Thomas Jefferson: The Art of Power by Jon Meacham

Published: 2012 | Pages: 800

Though Jon Meacham won his Pulitzer for his biography of Andrew Jackson, this exploration of Thomas Jefferson is far more worthy of that honor. Though it’s far from perfect—Jefferson’s warts should’ve gotten more exposure—it’s a very good narrative of has made the man such an enduring figure in American history. 

As the title suggests, Thomas Jefferson’s life is really a study in power. As a young politician, he helped shape the heritage of his native Virginia in innumerable ways. 

As a middle-aged politician, he wrote the words that would cement his status as an American icon: “We hold these truths to be self-evident, that all men are created equal, that they are endowed by their Creator with certain unalienable Rights, that among these are Life, Liberty and the Pursuit of Happiness.” Of course, those rights didn’t apply to all people at that time, but the idea for American equality was seeded in that Declaration of Independence.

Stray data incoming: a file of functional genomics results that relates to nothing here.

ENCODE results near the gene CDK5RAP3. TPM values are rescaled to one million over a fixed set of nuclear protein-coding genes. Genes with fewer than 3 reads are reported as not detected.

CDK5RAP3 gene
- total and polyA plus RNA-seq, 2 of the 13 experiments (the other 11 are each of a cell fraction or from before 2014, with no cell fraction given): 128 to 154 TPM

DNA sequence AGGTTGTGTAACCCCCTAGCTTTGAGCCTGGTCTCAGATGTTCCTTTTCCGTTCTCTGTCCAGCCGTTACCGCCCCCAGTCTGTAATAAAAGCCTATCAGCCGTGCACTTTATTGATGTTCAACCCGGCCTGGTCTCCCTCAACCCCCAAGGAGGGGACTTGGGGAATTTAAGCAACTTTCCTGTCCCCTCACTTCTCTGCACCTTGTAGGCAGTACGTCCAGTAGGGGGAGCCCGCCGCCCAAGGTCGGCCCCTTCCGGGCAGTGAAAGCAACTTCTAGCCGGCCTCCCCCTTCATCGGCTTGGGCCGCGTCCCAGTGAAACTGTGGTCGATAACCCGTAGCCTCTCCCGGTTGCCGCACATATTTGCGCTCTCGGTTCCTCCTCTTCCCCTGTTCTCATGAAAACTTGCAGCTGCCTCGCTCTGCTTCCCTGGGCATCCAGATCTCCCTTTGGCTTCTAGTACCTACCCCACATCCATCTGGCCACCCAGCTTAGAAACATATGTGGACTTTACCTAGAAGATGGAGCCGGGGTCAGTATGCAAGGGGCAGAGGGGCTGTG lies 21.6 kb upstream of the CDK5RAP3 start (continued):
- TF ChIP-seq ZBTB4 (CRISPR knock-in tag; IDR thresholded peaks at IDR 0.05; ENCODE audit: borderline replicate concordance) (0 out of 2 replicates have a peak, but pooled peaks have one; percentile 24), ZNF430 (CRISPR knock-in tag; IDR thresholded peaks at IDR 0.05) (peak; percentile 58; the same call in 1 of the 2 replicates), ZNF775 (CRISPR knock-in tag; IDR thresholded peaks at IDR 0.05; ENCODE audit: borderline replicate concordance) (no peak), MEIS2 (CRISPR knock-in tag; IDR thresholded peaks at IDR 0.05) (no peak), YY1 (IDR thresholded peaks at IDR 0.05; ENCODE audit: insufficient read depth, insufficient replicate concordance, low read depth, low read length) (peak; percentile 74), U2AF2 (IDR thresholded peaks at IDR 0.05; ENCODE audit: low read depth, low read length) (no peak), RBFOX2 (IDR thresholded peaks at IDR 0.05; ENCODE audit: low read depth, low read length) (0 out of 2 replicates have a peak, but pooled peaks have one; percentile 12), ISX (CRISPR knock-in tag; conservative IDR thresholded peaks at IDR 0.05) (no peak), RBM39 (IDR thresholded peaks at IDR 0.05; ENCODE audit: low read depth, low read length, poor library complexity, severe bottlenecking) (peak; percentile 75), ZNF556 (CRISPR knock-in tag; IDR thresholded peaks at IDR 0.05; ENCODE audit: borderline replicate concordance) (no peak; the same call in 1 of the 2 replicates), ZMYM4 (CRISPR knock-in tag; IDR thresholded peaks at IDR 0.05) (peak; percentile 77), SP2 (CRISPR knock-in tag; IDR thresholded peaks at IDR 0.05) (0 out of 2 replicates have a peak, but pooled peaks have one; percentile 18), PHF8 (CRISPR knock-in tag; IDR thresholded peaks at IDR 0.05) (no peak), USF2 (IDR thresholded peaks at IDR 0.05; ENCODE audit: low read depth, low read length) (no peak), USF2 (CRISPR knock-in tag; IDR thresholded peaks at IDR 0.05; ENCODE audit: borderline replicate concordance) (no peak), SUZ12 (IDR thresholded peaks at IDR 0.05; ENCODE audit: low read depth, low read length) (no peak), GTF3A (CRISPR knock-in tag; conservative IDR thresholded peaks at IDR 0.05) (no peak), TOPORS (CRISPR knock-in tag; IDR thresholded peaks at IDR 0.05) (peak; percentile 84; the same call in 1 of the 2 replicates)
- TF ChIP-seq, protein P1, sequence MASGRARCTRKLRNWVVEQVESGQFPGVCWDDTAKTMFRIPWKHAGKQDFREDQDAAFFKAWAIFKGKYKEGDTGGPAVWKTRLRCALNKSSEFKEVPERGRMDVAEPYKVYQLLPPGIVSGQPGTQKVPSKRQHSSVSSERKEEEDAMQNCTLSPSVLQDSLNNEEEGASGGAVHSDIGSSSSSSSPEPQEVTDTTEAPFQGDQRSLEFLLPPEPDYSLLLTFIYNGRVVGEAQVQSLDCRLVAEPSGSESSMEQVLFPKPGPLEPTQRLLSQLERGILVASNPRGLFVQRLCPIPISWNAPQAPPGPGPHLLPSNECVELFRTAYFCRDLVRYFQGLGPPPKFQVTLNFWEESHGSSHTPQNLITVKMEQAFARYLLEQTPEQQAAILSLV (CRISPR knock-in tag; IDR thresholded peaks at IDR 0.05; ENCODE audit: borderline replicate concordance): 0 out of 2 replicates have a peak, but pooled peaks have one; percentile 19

As an older politician, he led the nation as president, mentored a couple of young proteges (future presidents Madison and Monroe), and lived a long post-POTUS life. 

Meacham did a good job showing how Jefferson was actually sort of the archetype for American power. He was a man with great intellectual capabilities, everyman sensibilities, and massive blindspots in his moral compass. Haven’t most of the powerful men in our history shared those traits? 

I just wish Meacham has put a little more focus on those blindspots. The omissions aren’t egregious, but I did feel like the Jeffersonian picture I ultimately ended up with wasn’t as full as I’d hoped. 

The story of Jefferson’s life is expertly told and this is a great beginning point for studying the man. If you’re like me, though, you’ll be pulled into more Jeffersonian literature in order to try to figure out the great American enigma.